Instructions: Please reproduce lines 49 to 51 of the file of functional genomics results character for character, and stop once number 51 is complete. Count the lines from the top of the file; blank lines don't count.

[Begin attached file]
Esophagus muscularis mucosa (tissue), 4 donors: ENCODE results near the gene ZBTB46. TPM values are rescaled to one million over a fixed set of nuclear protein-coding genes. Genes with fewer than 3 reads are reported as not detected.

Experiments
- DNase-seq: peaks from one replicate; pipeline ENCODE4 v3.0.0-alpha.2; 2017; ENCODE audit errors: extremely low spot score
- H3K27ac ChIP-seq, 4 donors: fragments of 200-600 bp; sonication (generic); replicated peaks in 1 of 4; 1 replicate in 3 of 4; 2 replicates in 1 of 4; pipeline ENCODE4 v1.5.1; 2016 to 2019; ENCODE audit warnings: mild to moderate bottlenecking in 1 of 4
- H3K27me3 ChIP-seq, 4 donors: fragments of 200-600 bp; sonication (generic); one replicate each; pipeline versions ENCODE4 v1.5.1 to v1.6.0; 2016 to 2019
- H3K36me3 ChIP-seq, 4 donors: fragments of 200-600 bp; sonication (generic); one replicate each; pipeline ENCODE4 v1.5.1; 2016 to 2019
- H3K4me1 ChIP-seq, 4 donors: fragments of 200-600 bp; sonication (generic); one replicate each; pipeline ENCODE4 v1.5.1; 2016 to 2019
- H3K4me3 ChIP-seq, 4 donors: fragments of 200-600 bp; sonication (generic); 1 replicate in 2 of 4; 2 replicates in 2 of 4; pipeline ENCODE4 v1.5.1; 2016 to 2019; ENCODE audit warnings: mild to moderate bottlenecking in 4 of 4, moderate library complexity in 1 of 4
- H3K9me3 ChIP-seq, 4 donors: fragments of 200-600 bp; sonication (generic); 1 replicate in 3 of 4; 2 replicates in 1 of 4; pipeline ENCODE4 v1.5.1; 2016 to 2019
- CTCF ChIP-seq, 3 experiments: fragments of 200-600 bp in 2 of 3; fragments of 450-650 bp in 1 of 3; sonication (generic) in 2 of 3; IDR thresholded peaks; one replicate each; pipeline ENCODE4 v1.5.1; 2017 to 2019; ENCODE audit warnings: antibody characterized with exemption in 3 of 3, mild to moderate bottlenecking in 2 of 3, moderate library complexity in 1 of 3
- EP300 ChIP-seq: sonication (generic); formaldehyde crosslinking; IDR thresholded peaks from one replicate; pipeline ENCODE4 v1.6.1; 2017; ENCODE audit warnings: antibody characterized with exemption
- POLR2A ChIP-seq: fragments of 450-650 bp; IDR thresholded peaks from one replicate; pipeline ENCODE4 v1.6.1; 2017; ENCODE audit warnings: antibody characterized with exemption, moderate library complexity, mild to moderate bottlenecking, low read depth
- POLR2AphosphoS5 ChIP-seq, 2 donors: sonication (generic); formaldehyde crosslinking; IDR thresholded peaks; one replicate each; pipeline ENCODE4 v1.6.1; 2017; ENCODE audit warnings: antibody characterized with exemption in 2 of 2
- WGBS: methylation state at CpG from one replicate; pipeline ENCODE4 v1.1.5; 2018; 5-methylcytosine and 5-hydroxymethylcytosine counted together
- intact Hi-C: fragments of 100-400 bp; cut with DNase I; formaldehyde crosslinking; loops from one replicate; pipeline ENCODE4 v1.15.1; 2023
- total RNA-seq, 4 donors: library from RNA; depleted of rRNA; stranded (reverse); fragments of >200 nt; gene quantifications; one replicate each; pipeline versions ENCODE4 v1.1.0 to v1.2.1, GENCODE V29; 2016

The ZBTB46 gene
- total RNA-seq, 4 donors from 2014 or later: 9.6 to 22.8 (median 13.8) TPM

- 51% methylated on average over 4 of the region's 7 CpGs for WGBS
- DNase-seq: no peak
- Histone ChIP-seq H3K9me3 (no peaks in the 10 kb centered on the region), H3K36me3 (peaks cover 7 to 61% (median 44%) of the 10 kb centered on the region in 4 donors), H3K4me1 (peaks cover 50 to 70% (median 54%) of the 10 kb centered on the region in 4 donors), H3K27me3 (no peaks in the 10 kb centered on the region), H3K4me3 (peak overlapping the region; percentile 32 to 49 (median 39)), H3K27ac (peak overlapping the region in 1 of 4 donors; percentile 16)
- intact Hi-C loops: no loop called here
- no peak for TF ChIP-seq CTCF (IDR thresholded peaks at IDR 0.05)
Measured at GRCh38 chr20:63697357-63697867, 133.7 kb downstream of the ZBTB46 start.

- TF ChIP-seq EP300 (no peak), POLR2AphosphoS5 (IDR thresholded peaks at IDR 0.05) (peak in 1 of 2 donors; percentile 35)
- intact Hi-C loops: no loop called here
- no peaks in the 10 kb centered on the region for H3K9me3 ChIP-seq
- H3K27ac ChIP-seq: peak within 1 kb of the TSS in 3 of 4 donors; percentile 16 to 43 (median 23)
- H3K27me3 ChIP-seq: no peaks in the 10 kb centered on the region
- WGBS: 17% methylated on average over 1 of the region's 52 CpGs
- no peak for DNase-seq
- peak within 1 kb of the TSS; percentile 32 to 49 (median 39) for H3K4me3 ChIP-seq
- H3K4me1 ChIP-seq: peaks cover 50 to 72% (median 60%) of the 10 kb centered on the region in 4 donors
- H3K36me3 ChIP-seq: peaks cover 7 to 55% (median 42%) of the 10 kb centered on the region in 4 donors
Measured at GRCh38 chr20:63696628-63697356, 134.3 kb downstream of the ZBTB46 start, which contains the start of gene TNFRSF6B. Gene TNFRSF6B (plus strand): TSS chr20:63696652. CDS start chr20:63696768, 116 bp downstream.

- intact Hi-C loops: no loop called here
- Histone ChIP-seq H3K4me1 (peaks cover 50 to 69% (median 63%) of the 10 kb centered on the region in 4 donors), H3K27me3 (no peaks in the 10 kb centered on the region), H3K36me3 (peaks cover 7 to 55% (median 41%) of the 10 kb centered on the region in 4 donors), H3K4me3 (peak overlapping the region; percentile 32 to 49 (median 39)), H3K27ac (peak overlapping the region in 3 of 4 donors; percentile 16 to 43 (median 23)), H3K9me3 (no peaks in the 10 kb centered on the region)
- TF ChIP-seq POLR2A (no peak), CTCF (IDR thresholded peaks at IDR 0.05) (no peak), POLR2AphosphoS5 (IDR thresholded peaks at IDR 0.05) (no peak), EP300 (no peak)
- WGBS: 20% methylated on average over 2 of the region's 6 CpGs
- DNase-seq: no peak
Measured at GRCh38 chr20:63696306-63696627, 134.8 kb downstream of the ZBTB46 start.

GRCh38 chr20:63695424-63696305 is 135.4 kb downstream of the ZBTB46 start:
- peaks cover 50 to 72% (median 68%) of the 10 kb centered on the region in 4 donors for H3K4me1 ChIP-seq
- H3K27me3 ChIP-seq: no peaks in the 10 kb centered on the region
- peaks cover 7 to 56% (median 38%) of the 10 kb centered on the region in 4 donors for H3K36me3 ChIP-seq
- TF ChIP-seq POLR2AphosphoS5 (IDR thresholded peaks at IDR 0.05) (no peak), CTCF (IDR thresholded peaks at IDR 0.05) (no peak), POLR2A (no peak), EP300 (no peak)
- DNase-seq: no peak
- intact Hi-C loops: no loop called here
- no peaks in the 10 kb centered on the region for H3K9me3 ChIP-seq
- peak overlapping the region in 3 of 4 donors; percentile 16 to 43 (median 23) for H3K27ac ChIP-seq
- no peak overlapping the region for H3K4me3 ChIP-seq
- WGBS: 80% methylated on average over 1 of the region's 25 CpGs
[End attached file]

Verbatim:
- no peaks in the 10 kb centered on the region for H3K9me3 ChIP-seq
- peak overlapping the region in 3 of 4 donors; percentile 16 to 43 (median 23) for H3K27ac ChIP-seq
- no peak overlapping the region for H3K4me3 ChIP-seq